French police wouldn't comment on whether any officers had been shot in the Saint-Denis operation.

      BFMTV reported that the police raid was linked to the hunt for the so-called "ninth suspect," who may appear in a video recorded by a witness to the attacks.

      Police have been analyzing the video, which shows two gunmen inside a black car linked to the attacks and perhaps a third individual driving the car, French media reported.

      Seven of the attackers were killed during the wave of violence Friday night, and an international arrest warrant is already out for one suspect, Salah Abdeslam, a 26-year-old Frenchman. The identity of the possible ninth suspect is unknown.

      Brother urges suspect to surrender

      Abdeslam's older brother has urged the suspect, who was last seen driving toward the Belgian border hours after the attacks, to turn himself over to authorities.

      "I would tell him to surrender. That's the best solution," Mohamed Abdeslam told CNN's Erin Burnett on Tuesday. "But of course, if he has something to do with it, he must accept responsibility."

      In their push to unravel the attack plot and the suspected network behind it, counterterrorism and intelligence officials say investigators have uncovered a clue that could be a big break: cell phones believed to belong to the attackers.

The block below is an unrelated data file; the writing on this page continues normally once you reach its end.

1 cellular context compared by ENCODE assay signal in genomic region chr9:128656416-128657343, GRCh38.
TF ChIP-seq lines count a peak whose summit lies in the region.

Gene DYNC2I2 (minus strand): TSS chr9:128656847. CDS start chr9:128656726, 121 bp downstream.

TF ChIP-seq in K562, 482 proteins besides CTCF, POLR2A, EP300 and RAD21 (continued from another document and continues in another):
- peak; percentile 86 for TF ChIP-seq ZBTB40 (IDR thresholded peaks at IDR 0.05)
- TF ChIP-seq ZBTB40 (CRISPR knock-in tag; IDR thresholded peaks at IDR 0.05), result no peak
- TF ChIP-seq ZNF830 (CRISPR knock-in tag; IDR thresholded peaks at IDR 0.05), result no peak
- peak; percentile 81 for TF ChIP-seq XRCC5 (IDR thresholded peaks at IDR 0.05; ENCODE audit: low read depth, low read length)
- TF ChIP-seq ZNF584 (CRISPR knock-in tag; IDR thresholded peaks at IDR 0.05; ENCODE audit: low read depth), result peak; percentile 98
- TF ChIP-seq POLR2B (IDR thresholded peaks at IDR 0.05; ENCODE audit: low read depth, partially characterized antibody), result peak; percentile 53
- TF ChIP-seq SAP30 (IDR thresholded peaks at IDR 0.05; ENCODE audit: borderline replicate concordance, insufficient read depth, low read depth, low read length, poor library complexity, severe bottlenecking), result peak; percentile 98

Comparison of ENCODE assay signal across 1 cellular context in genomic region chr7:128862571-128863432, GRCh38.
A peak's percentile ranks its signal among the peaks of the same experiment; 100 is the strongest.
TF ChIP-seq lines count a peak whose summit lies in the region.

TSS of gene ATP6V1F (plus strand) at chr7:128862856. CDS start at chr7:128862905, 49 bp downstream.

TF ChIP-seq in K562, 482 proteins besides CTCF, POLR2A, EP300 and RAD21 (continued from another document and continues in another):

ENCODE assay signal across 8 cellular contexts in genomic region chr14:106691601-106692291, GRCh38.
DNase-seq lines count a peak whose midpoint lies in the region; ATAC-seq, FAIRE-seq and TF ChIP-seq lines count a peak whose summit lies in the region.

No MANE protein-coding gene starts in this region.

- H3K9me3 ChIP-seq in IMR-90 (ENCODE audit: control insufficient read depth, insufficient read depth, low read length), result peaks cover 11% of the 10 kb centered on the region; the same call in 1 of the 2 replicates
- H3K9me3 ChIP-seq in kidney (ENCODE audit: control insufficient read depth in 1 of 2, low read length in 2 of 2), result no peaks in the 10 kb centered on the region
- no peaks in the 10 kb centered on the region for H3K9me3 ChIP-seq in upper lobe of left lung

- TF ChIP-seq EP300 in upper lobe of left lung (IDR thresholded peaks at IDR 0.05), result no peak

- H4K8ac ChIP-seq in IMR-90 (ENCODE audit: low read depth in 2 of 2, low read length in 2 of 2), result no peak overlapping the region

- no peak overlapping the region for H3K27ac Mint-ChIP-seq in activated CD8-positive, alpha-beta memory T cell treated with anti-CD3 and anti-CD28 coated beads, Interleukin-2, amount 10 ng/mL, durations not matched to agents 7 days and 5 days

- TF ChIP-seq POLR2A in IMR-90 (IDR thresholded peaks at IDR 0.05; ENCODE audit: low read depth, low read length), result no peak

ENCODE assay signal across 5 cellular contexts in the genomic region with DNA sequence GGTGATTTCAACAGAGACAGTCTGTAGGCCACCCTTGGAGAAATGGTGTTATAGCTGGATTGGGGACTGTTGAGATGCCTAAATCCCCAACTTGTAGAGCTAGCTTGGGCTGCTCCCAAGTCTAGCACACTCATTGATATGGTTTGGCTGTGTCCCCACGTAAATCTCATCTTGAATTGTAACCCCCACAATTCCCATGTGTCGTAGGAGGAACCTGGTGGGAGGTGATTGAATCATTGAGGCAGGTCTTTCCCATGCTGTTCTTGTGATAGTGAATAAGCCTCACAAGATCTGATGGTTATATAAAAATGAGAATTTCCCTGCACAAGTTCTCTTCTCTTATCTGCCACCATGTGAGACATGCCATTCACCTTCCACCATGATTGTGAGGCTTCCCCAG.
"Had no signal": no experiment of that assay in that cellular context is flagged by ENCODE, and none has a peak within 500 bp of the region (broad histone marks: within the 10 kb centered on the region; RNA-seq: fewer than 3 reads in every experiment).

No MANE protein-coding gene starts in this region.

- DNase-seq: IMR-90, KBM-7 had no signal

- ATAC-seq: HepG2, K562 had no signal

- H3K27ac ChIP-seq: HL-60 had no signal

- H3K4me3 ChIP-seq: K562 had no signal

According to the officials, one of the phones contained a message, sent sometime before the attacks began, to the effect of: OK, we're ready.

      "It points to a sort of organization," CNN terrorism analyst Paul Cruickshank said, "an attempt to try to synchronize what was going down."

      But cracking into their communication won't be easy.

      Investigators have found encrypted apps on the phones, which appear to have left no trace of messages or any indication of who would have been receiving them, according to officials briefed on the French investigation.

      Mohamed Abdeslam said the last time he saw his brothers was about a week ago.

      "They left without saying goodbye," he said.

      Now one of them is a wanted fugitive. And authorities say another Abdeslam brother, Ibrahim, 31, was among the seven terrorists who either killed themselves or were killed by police in a series of coordinated attacks across the French capital on Friday night that killed at least 129 people and wounded hundreds more.

      Mohamed Abdeslam told CNN that before the attacks, he'd noticed his brothers changing and adopting more radical views. He suspects the Internet could have played a role. But he said his family was shocked by the attack, and had no idea what they were planning.

      "My brother who participated in this terrorist act must have been psychologically ready to commit such an act. These are not regular people," he said. "You cannot have the slightest doubt that they have been prepared, that they must not leave any trace which would cause suspicion that they might do such things. And even if you saw them every day, their behavior was quite normal."